Seminal Issues in Mental Health Law
- Available for pre-order. Item will ship after December 18, 2020
In the complex and sometimes volatile area of mental health law, this volume provides ready access to key articles from around the world. Each article has been chosen for its definitive focus on critical issues. The work is divided into three parts. Part I: Principles looks thematically at questions concerning the role of capacity, coercion and compulsion in mental health law, together with an examination of the conflicting potential of the law to be both discriminatory and therapeutic. Part II: Process examines selected seminal empirical studies of process relating to diagnosis, compulsory admission, legal safeguards and treatment in the community. Part III: Trends adopts a broadly chronological lens critically to assess the past, examine persistent current dilemmas and speculate about an uncertain future. Key Features: * Provides an easy reference to seminal articles in mental health law * Brings together a cross-selection of articles on fundamental issues from around the world * Concluding section provides a critical analysis of the past and an assessment for the future; * Includes a substantial context setting introduction by the editor. Seminal Issues in Mental Health Law is a definitive reference for all those involved with this rapidly changing area.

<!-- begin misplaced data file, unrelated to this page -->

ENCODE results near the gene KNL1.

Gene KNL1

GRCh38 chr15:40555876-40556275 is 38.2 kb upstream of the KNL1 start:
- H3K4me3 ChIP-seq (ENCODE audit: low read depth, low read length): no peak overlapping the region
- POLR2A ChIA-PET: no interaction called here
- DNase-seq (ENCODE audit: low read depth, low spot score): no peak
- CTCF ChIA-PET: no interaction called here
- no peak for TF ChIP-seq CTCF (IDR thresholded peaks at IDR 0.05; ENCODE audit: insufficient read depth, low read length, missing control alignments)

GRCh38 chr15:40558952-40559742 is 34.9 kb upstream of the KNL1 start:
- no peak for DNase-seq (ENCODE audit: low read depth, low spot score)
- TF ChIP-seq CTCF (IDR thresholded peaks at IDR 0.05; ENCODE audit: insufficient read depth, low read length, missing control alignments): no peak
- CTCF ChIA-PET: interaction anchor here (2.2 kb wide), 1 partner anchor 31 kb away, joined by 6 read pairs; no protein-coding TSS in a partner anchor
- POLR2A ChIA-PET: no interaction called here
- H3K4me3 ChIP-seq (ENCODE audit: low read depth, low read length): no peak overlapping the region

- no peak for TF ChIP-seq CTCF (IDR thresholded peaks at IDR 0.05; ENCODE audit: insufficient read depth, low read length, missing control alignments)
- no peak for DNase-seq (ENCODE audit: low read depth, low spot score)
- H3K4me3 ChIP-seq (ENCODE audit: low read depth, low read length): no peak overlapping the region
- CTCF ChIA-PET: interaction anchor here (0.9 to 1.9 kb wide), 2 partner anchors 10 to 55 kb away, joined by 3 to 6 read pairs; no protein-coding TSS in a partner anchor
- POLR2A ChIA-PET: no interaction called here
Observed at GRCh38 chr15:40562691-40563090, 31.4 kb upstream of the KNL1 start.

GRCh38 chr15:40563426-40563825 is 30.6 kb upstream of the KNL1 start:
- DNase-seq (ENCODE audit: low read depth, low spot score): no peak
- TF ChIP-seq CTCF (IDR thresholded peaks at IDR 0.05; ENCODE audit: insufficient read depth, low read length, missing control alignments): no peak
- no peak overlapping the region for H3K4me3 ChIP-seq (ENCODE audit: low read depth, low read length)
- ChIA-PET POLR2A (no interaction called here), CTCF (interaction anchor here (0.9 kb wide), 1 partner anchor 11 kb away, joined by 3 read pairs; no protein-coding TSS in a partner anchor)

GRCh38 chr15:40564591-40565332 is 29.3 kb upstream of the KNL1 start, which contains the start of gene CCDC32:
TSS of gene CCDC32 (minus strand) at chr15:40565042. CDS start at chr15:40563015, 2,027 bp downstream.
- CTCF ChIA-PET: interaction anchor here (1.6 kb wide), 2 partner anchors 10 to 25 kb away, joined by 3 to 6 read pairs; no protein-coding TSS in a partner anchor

Table of Contents
Contents: Principles: The limitations of the legal approach to mental health, Kathleen Jones ; The ideology of entitlement: the application of contemporary legal approaches to psychiatry, Larry O. Gostin; Unreasonable rights: mental illness and the limits of the law, Nikolas Rose; Dying with their rights on, David A. Treffert; In defence of compulsory psychiatric intervention, A.W. Clare; The 3rd way in mental health policy: negative rights, positive rights, and the convention, Philip Fennell; Principles for the protection of persons with mental illness and for the improvement of mental health care, United Nations; The rights of psychiatric patients in the light of the principles announced by the united Nations: a recognition of the right to consent to treatment?, Caroline Gendreau; Mental health law: institutionalised discrimination, T.D. Campbell; Advance directives for psychiatric care: a theoretical and practical overview for legal professionals, Elizabeth Gallagher; Putting mental health into mental health law, David B. Wexler; The Italian experience and its implications, Michele Tansella and Paul Williams; Reform of the Mental Health Act 1983: the relevance of capacity to make decisions, Michael Gunn. Process: On being sane in insane places, D.L. Rosenhan; Practices and attitudes among Swedish psychiatrists regarding the ethics of compulsory treatment, G. Kullgren, L. Jacobsson, N. Lynöe, R. Kohn and I. Levav; The 'pass-through' model of psychiatric emergency room assessment, Charles W. Lidz, Phyllis D. Coontz and Edward P. Mulvey; Coercion and commitment: understanding involuntary mental hospital admission, John Monahan, Steven K. Hoge, Charles W. Lidz, Loren H. Roth, Nancy Bennett, William Gardner and Edward P. Mulvey; Perceived coercion in mental hospital admission: pressures and process, Charles W. Lidz, Steven K. Hoge, William Gardner, Nancy S. Bennett, John Monahan, Edward P. Mulvey and Loren H. Roth; Flights of the mind, Kay Redfield Jamison; Consent a